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Home > Main Library > Non-Burman and non-Buddhist groups > Ethnic groups in Burma (cultural, political) > Single Groups > Nagas (cultural, political)

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Nagas (cultural, political)
Most of these websites focus on the part of Nagaland which lies on the India side of the border.

Websites/Multiple Documents

Title: Naga International Support Centre (NISC)
Description/subject: Appears to be a NSCN-IM site - no friendly mention of the Khaplang NSCN (NSCN-K), so far as I could see. "The Naga International Support Center, Nisc, has been set up to focus attention on a very real but forgotten conflict. A conflict that resulted in a raging war on the frontiers of North East India and Myanmar, between the Naga peoples, India and Myanmar. Landlocked and inaccessible to outsiders, because of India's travel restrictions, Nagalim, homeland of the Nagas, has been practically isolated from the outside world. This being the main reason why the international community knows little about a war that has taken the lives of approximately 200.000 people..."
Language: English
Format/size: hrml
Date of entry/update: 03 June 2003


Title: Naga Peoples Movement for Human Rights
Description/subject: "The NPMHR was formed on 9th September, 1978 in response to the Naga peoples long felt need for an organised movement to and further their human rights which have been trampled under the Military boots of Indian state for the last twenty-six years. NPMHR attempts to give organised expression to the Naga peoples fight for their rights while exposing to the people of India and to the World, the imperialist policy that the ruling classes of India has been pursuing through the mighty state machinery against the Nagas. Nagas have throughout history fiercely maintained their political and cultural independence. The constant application of military force to crush the nationalist movement regarding it as a problem of law and order has resulted only in a senseless state of violence thereby violating Human Rights..."
Language: English
Format/size: html
Date of entry/update: 13 December 2010


Title: Nagaland (NSCN-IM)
Language: English
Date of entry/update: 13 December 2010


Title: Nagaland Page
Language: English
Date of entry/update: 13 December 2010


Title: Voices of the People: "A Collection of Stories of people of Burma"
Description/subject: "These are Burma’s voices for change, extraordinary stories of people of Burma from all walks of life. Their experiences, struggles, fears, and successes. These are unheard stories of incredible spirit of resilience and courage, voices of hope and dreams that have emerged from decades of oppression. Help us spread these voices across the globe!"...Stories and voices from Karen, Karenni, Shan, Kachin, Chin, Rakhine, Mon, Palaung, Pa-O, Nagas and other ethnic minorities.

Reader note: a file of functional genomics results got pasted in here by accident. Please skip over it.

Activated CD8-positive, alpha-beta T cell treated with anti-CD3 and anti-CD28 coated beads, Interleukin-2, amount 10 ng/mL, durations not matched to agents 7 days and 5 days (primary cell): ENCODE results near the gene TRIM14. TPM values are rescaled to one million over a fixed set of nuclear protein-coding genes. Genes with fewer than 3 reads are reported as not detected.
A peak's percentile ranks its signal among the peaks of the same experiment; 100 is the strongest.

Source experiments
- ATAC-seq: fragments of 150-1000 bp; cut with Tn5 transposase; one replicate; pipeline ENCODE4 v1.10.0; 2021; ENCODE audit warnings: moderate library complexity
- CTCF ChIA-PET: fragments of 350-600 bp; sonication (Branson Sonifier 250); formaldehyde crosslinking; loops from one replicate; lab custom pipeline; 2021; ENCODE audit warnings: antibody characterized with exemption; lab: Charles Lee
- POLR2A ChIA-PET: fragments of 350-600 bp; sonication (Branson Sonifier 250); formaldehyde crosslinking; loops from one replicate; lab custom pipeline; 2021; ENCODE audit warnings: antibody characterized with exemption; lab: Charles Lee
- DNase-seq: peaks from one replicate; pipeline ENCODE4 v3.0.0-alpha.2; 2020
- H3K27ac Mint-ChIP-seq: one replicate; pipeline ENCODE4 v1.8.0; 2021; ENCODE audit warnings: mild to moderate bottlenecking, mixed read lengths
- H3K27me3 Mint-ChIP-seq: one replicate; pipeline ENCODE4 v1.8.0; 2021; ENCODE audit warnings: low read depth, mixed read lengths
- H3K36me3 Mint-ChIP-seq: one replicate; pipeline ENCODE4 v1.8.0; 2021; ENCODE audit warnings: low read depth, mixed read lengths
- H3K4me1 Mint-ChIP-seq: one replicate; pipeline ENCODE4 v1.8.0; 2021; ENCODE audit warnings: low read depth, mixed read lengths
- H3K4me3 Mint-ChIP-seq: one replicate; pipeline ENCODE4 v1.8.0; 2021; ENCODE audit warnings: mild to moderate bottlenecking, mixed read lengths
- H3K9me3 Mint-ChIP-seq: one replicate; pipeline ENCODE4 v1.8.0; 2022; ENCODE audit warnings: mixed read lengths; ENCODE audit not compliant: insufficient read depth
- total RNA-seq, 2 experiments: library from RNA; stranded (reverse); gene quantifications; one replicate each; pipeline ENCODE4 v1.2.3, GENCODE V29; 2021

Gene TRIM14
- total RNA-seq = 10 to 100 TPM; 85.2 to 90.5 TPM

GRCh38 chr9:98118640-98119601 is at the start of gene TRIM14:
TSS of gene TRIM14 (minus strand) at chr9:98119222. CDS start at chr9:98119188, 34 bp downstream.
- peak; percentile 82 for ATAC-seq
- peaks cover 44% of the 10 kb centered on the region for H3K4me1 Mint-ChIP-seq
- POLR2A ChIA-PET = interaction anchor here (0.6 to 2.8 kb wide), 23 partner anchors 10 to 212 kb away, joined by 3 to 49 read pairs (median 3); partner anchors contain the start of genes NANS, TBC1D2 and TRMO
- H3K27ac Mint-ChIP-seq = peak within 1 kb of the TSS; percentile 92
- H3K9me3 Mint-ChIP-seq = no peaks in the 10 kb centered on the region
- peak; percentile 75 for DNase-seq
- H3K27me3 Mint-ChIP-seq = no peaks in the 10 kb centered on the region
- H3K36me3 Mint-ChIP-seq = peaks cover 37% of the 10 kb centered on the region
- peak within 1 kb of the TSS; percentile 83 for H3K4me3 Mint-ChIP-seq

Language: English
Source/publisher: Burma Link
Format/size: html
Date of entry/update: 14 March 2016


Individual Documents

Title: THE NSCN-K AND THE PEACE PROCESS
Date of publication: April 2014
Description/subject: "April 2014 saw the coming together of twenty-one armed ethnic groups that have been in conflict with the Burmese Government. The aim of the talks was to discuss a nationwide ceasefire agreement between armed ethnic groups and the Government’s negotiating team which also included members of the armed forces. One of these groups, the National Socialist Council of Nagaland – Khaplang (NSCN-K), appeared at the meeting in somewhat complex circumstances. It remains unclear as to what exactly the goal of the NSCN-K is in relation to the peace process in Burma. Although based in Burma, its primary motivation is conflict with the Indian Government in its attempts to create a united Nagaland which is to also include parts of Manipur, Assam, and Arunachal Pradesh , consequently they have primarily fought the Assam Rifles (AR) and other Naga factions and not the Burma Army. That said however, it also claims parts of Sagaing Division, where the group is based, as being part of a united Nagaland, and it seeks total independence for Nagaland consisting of parts of India and Burma joined together. .."
Author/creator: Paul Keenan
Language: English
Source/publisher: Burma Centre for Ethnic Studies (BCES) Briefing Paper No., 21
Format/size: pdf (174K-reduced version; 224K-original)
Date of entry/update: 12 June 2014


Title: A Naga Ultimatum - An Interview with Thuingaleng Muivah
Date of publication: 17 January 2006
Description/subject: Separatist leader sets terms for peace with India... "Thuingaleng Muivah, head of the separatist group National Socialist Council of Nagaland, has given New Delhi an ultimatum. Eight years of negotiations with the Indian government have yielded no results. If no acceptable settlement is reached by January 31, 2006—the date that existing ceasefire agreements will expire—he will suspend all negotiations and return to the jungles of northeastern India, along the border with Burma, to resume an armed opposition movement that began nearly 50 years ago. The ranks of the NSCN have swelled to some 6,000 soldiers since the group signed a ceasefire agreement in 1997. A fellow opposition group, the United Liberation Front of Assam, has now promised to back the NSCN in the event of a final breakdown in peace talks, making the Naga contingent an even more potent threat. In an interview with The Irrawaddy’s correspondent Subir Bhaumik, Muivah explains the conditions for a lasting peace between India and Nagaland..."
Author/creator: Thuingaleng Muivah
Language: English
Source/publisher: "The Irrawaddy" Vol. 14, No. 1
Format/size: html
Date of entry/update: 04 October 2010


Title: Naga Struggle Against Tyranny
Date of publication: June 2004